Deputy Chief of General Staff of Russia, Valery Gerasimov delivers his speech during a briefing in the Russian Defense Ministry’s headquarters in Moscow, Russia, Wednesday, Dec. 5, 2018. Gerasimov told a briefing of foreign military attaches on Wednesday that if the U.S. “were to destroy” the treaty “we will not leave it without a response.” (AP Photo/Alexander Zemlianichenko)

Putin: If US develops banned missiles, so will Russia

President Donald Trump earlier this year announced his decision to withdraw from the Intermediate-Range Nuclear Forces Treaty

Russian President Vladimir Putin on Wednesday warned the United States that if it walks out of a key arms treaty and starts developing the type of missiles banned by it, Russia will do the same.

Putin’s remarks to Russian news agencies on Wednesday came a day after U.S. Secretary of State Mike Pompeo announced at a NATO meeting that Washington will suspend its obligations under the Intermediate-Range Nuclear Forces Treaty (INF) in 60 days, citing Russian “cheating.”

The U.S. has shared intelligence evidence with its NATO allies that it says shows that Russia’s new SSC-8 ground-fired cruise missile could give Moscow the ability to launch a nuclear strike in Europe with little or no notice. Russia has denied the accusations.

President Donald Trump earlier this year announced his decision to withdraw from the INF, accusing Russia and China — which is not a signatory to the treaty — of violating it.

Putin on Wednesday accused the United States of making up excuses for pulling out of the pact, saying that the U.S. first made up its mind to walk out of it and only then “started to look for the reasons why they should do it.”

“It seems that our American partners believe that the situation has changed so much that the U.S. has to have this type of weapons,” he said in televised remarks. “What would be our response? A very simple one: in that case, we will do the same.”

Speaking at a briefing of foreign military attaches earlier, Gen. Valery Gerasimov, chief of staff of the Russian military, warned of a Russian response and said that it would be the countries that host U.S. intermediate-range missiles that would become immediate targets for Russia.

When signed in 1987, the INF treaty was lauded as a major safeguard for global security since they eliminated shorter-range missiles that take just a few minutes to reach their targets. The removal of such destabilizing weapons would in theory allow more time for decision-making in case of a warning of a missile attack.

U.S. ally Germany, which has been keen to preserve the treaty, called on Russia to try to save it while it still has the time.

“The INF treaty is of great significance for security in Europe,” government spokeswoman Ulrike Demmer said in Berlin on Wednesday. “The German government welcomes the fact that the American government is giving its preservation another chance,” she added, referring to the 60-day deadline. She also noted that the issue came up in a meeting between Chancellor Angela Merkel and Trump in Argentina on Saturday.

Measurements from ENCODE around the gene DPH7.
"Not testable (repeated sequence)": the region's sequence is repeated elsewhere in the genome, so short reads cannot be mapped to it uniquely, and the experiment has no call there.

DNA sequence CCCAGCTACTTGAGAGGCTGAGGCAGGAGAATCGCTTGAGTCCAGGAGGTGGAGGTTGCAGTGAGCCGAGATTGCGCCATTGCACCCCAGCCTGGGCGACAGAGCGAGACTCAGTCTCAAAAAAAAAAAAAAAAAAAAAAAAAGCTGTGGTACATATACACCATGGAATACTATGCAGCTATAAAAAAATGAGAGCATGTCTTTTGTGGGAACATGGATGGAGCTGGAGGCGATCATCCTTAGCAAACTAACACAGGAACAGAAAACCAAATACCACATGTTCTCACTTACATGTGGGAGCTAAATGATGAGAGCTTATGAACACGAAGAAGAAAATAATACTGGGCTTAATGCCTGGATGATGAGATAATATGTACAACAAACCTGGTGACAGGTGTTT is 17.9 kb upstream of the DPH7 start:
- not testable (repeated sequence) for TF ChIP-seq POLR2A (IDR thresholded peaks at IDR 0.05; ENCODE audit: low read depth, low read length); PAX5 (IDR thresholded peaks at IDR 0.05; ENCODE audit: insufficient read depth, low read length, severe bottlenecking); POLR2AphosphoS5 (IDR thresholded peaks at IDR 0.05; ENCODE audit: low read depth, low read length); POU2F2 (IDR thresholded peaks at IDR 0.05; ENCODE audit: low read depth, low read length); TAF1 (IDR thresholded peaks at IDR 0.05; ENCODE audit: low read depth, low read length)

“It is now up to Russia to avert the end of the treaty,” Demmer said.

The Associated Press

Like us on Facebook and follow us on Twitter.

Get local stories you won't find anywhere else right to your inbox.
Sign up here

Comments are closed

Just Posted

Authorities urge residents to manage garbage after having to dispatch another bear

RCMP and Conservation officers had to deal with another bear after it got into a residence’s garbage.

New study reveals Spirit bears are rarer than previously thought

The gene responsible for Spirit bears is up to 50 per cent rarer than previously estimated.

Haisla celebrate 14th annual G’psgolox Day

July 1 marks the day the g’psgolox pole was repatriated to the Haisla Nation from Sweden.

Shoppers Drug Mart launches in-store virtual service at several B.C. stores

The service is now available in 12 rural B.C. communities and will expand province-wide in August

Children’s summer programming opens in Kitimat

Summer day programs opened today, with restrictions, at Kitimat Museum and Archives and Riverlodge.

Horrifying video shows near head-on collision on Trans Canada

The video was captured on dash cam along Highway 1

Fraser Valley woman complains of violent RCMP takedown during wellness check

Mounties respond that she was not co-operating during Mental Health Act apprehension

B.C. sees 12 new COVID-19 cases, no new deaths

Three outbreaks exist in health-care settings

Lost dog swims Columbia River multiple times searching for home

The dog was missing from his Castlegar home for three days.

COVID-19: B.C. promotes video-activated services card

Mobile app allows easier video identity verification

ICBC to resume road tests in July with priority for rebookings, health-care workers

Tests have been on hold for four months due to COVID-19

Would you take a COVID-19 vaccine? Poll suggests most Canadians say yes

75 per cent of Canadians would agree to take a novel coronavirus vaccine

Budget officer pegs cost of basic income as calls for it grow due to COVID-19

Planned federal spending to date on pandemic-related aid now tops about $174 billion

Most Read